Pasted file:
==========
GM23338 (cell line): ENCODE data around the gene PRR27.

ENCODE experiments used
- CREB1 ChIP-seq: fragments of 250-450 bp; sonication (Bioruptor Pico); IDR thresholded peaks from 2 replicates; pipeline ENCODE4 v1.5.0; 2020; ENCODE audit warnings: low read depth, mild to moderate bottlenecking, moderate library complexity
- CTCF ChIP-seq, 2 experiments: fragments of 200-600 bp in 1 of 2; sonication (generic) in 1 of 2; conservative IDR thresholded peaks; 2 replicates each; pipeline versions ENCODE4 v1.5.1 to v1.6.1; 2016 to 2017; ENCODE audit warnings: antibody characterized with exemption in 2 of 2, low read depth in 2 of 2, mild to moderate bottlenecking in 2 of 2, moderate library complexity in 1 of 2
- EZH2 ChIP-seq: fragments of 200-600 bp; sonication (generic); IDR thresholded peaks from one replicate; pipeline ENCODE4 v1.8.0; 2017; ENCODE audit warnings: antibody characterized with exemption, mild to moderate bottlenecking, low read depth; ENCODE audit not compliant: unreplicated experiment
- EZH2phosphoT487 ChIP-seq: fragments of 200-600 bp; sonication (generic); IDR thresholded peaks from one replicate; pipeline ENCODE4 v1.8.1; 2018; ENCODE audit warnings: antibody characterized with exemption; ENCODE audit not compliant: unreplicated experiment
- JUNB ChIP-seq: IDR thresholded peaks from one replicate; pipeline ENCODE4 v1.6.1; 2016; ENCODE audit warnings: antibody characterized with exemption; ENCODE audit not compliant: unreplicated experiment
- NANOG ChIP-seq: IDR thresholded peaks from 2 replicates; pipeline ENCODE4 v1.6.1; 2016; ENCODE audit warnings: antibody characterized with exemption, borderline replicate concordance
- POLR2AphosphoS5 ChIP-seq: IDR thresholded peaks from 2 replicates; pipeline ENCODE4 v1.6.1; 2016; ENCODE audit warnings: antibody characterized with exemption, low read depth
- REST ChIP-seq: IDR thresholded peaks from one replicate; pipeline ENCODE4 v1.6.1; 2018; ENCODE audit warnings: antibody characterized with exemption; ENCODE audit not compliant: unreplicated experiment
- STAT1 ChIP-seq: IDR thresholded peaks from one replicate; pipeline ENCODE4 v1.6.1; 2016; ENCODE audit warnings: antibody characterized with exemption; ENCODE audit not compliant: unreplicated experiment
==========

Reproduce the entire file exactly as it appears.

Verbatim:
GM23338 (cell line): ENCODE data around the gene PRR27.

ENCODE experiments used
- CREB1 ChIP-seq: fragments of 250-450 bp; sonication (Bioruptor Pico); IDR thresholded peaks from 2 replicates; pipeline ENCODE4 v1.5.0; 2020; ENCODE audit warnings: low read depth, mild to moderate bottlenecking, moderate library complexity
- CTCF ChIP-seq, 2 experiments: fragments of 200-600 bp in 1 of 2; sonication (generic) in 1 of 2; conservative IDR thresholded peaks; 2 replicates each; pipeline versions ENCODE4 v1.5.1 to v1.6.1; 2016 to 2017; ENCODE audit warnings: antibody characterized with exemption in 2 of 2, low read depth in 2 of 2, mild to moderate bottlenecking in 2 of 2, moderate library complexity in 1 of 2
- EZH2 ChIP-seq: fragments of 200-600 bp; sonication (generic); IDR thresholded peaks from one replicate; pipeline ENCODE4 v1.8.0; 2017; ENCODE audit warnings: antibody characterized with exemption, mild to moderate bottlenecking, low read depth; ENCODE audit not compliant: unreplicated experiment
- EZH2phosphoT487 ChIP-seq: fragments of 200-600 bp; sonication (generic); IDR thresholded peaks from one replicate; pipeline ENCODE4 v1.8.1; 2018; ENCODE audit warnings: antibody characterized with exemption; ENCODE audit not compliant: unreplicated experiment
- JUNB ChIP-seq: IDR thresholded peaks from one replicate; pipeline ENCODE4 v1.6.1; 2016; ENCODE audit warnings: antibody characterized with exemption; ENCODE audit not compliant: unreplicated experiment
- NANOG ChIP-seq: IDR thresholded peaks from 2 replicates; pipeline ENCODE4 v1.6.1; 2016; ENCODE audit warnings: antibody characterized with exemption, borderline replicate concordance
- POLR2AphosphoS5 ChIP-seq: IDR thresholded peaks from 2 replicates; pipeline ENCODE4 v1.6.1; 2016; ENCODE audit warnings: antibody characterized with exemption, low read depth
- REST ChIP-seq: IDR thresholded peaks from one replicate; pipeline ENCODE4 v1.6.1; 2018; ENCODE audit warnings: antibody characterized with exemption; ENCODE audit not compliant: unreplicated experiment
- STAT1 ChIP-seq: IDR thresholded peaks from one replicate; pipeline ENCODE4 v1.6.1; 2016; ENCODE audit warnings: antibody characterized with exemption; ENCODE audit not compliant: unreplicated experiment